First, does their right to feel safe trump the gun owner’s right to feel safe? Either way, you’re talking about making someone feel unsafe. However, only one of those cases requires infringing on someone’s constitutionally protected rights in order to make someone else feel safe and sound.

Second, let’s use the example of the angry student. This is a popular one with the anti-campus carry crowd. The problem is, it’s never happened. Not once.

They keep using these scenarios as “evidence” a particular policy is problematic, but they can’t provide a single example of it actually having happened. Funny, that.

Now, let me warn you before you read this next part. Yes, I’m fisking the whole damn thing here, and this last part will likely infuriate you. It sure as hell did me.

The good guy with the gun is only a good guy with a gun until he isn’t. Many mass shootings have been carried out by men without criminal records. But, because they may have exhibited violent tendencies or had previous mental health issues, they should have been denied the privilege to own a gun (with the right to appeal) under red flag laws.

“The good guy with the gun is only a good guy with a gun until he isn’t.”

Alright, now it’s on.

A good guy with a gun is a good guy with a gun. Period. End of discussion.

Bad guys without criminal records are not now, nor have they ever been good guys. Get that through your thick, liberal arts educated skull.

Second, yes, I’ll acknowledge that it’s difficult to determine which is which until that bad guy actually does something bad. Yet that’s true of absolutely every aspect of our life. There is no certainty.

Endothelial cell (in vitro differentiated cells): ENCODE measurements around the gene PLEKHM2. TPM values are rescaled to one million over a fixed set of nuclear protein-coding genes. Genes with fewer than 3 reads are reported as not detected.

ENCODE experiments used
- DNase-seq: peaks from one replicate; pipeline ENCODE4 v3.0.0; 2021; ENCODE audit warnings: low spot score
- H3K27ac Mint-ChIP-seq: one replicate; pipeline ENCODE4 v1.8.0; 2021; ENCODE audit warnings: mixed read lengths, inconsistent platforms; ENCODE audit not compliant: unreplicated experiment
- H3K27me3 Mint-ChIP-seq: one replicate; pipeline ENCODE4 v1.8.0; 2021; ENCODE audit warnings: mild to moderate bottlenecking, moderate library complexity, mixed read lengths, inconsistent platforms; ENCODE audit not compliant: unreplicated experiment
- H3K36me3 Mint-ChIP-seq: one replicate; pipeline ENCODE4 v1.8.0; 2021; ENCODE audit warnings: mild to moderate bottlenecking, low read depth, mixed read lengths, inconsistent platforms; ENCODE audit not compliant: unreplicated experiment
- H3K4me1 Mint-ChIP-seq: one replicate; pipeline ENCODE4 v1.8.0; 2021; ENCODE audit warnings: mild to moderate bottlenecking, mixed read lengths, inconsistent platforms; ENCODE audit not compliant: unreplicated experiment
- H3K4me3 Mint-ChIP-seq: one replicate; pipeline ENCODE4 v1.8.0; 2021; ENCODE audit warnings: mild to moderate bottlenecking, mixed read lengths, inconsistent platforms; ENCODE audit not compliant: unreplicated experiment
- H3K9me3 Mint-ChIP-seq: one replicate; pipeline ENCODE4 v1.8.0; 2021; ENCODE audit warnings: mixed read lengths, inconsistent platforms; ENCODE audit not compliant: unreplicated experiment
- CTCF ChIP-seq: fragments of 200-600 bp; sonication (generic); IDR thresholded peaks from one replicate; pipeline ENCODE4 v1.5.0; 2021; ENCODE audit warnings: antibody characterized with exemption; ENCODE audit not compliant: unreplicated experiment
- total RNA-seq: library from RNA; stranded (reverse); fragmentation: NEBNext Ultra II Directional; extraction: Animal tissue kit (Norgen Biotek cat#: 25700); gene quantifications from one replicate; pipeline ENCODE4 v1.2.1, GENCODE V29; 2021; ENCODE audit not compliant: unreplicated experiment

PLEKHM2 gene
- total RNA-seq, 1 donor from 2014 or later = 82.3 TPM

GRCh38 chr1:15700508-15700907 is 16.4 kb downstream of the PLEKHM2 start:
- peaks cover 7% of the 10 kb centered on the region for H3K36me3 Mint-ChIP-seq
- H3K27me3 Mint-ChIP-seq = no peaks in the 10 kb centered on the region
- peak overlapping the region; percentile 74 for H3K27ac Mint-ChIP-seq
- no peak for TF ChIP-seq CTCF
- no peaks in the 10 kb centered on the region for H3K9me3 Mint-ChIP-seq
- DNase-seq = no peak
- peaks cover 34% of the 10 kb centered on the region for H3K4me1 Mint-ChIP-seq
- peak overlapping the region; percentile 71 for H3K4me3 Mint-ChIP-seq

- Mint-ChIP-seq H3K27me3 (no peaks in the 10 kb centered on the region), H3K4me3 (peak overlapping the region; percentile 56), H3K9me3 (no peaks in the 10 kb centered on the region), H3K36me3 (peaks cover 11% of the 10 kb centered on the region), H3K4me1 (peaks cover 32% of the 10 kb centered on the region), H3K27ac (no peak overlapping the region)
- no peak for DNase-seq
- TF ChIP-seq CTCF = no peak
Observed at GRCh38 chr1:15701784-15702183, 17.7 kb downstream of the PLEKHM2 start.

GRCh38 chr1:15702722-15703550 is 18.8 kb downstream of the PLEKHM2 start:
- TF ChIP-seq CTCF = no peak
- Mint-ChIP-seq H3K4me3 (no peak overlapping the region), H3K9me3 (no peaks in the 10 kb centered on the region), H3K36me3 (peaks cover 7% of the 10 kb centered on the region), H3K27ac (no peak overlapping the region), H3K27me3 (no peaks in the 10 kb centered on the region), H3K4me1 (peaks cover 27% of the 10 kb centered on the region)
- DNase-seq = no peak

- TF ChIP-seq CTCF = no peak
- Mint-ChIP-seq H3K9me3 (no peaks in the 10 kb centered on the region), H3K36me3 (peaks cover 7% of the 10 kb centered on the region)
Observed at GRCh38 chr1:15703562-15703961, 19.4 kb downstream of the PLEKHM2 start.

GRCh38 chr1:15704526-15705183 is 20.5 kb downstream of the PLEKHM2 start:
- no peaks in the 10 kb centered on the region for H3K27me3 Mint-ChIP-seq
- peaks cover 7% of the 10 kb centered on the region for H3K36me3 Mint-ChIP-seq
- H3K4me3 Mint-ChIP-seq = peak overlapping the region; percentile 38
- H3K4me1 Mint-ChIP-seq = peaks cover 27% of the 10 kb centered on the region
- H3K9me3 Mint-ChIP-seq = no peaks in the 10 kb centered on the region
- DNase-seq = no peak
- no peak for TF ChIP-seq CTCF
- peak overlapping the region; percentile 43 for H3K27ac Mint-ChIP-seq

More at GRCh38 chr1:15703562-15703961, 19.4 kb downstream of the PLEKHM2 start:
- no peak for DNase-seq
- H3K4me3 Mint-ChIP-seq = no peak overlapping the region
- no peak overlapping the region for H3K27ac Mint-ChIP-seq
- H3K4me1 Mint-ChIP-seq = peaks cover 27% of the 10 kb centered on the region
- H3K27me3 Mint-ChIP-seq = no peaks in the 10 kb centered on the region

Yet understand this, if you disarm the good guys, that doesn’t mean you disarm the bad guys, whether they’ve broken the law before or not. All you’ll manage to do is disarm the victim pool for the bad guys. That’s all gun control ever does.

But it doesn’t suddenly turn the bad guys into good guys, just like having access to firearms doesn’t turn the good guys into bad guys. Arguing otherwise isn’t just idiotic, it’s absolutely insulting.

Americans kill themselves and others everyday with guns. Over 40,000 lives were ended with guns in 2020 in the United States. Compare that to most developed countries and we win. The prize: more death, more sadness.

And at least two-thirds of those are suicides, most of which would still take place even if firearms never existed. I notice that part got left out of her diatribe.

What will it take for our leaders to take the threat seriously?

We do.

The main threats in this country are from people who wish to not just take away our rights, but vilify those of us who refuse to bend over and take it like a champ. We’re supposed to roll over and just be fine with our rights being eroded by people like this, but at the end of the day, what’s their alternative? Disarming us doesn’t disarm the bad guys. It just makes us victims in the face of the more mundane, everyday threat of criminals who think they’re entitled to not just my belongings, but my life.

No thank you.

 

Jul 27, 2021 12:30 PM ET